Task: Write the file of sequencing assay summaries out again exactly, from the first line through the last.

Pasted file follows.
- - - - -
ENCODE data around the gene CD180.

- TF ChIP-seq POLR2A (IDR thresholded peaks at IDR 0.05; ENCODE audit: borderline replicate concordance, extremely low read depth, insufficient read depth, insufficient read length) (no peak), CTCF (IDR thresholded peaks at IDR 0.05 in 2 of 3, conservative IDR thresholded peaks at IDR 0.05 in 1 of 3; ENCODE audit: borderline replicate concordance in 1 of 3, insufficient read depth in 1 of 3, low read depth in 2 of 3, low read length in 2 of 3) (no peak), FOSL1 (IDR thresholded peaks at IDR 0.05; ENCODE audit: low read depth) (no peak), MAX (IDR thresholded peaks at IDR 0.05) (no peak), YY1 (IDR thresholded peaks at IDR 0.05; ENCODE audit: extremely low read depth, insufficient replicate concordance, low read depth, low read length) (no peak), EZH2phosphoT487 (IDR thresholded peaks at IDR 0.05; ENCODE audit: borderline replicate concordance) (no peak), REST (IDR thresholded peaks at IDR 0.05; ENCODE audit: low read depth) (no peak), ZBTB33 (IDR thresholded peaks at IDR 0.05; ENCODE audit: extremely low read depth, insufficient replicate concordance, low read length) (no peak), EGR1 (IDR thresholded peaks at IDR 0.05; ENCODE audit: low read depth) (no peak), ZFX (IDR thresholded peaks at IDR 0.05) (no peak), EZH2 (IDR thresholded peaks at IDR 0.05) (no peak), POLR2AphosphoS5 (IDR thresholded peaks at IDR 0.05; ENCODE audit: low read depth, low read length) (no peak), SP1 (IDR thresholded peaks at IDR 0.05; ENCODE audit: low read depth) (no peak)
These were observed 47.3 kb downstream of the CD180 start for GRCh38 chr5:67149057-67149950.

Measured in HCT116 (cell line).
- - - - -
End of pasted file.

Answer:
ENCODE data around the gene CD180.

- TF ChIP-seq POLR2A (IDR thresholded peaks at IDR 0.05; ENCODE audit: borderline replicate concordance, extremely low read depth, insufficient read depth, insufficient read length) (no peak), CTCF (IDR thresholded peaks at IDR 0.05 in 2 of 3, conservative IDR thresholded peaks at IDR 0.05 in 1 of 3; ENCODE audit: borderline replicate concordance in 1 of 3, insufficient read depth in 1 of 3, low read depth in 2 of 3, low read length in 2 of 3) (no peak), FOSL1 (IDR thresholded peaks at IDR 0.05; ENCODE audit: low read depth) (no peak), MAX (IDR thresholded peaks at IDR 0.05) (no peak), YY1 (IDR thresholded peaks at IDR 0.05; ENCODE audit: extremely low read depth, insufficient replicate concordance, low read depth, low read length) (no peak), EZH2phosphoT487 (IDR thresholded peaks at IDR 0.05; ENCODE audit: borderline replicate concordance) (no peak), REST (IDR thresholded peaks at IDR 0.05; ENCODE audit: low read depth) (no peak), ZBTB33 (IDR thresholded peaks at IDR 0.05; ENCODE audit: extremely low read depth, insufficient replicate concordance, low read length) (no peak), EGR1 (IDR thresholded peaks at IDR 0.05; ENCODE audit: low read depth) (no peak), ZFX (IDR thresholded peaks at IDR 0.05) (no peak), EZH2 (IDR thresholded peaks at IDR 0.05) (no peak), POLR2AphosphoS5 (IDR thresholded peaks at IDR 0.05; ENCODE audit: low read depth, low read length) (no peak), SP1 (IDR thresholded peaks at IDR 0.05; ENCODE audit: low read depth) (no peak)
These were observed 47.3 kb downstream of the CD180 start for GRCh38 chr5:67149057-67149950.

Measured in HCT116 (cell line).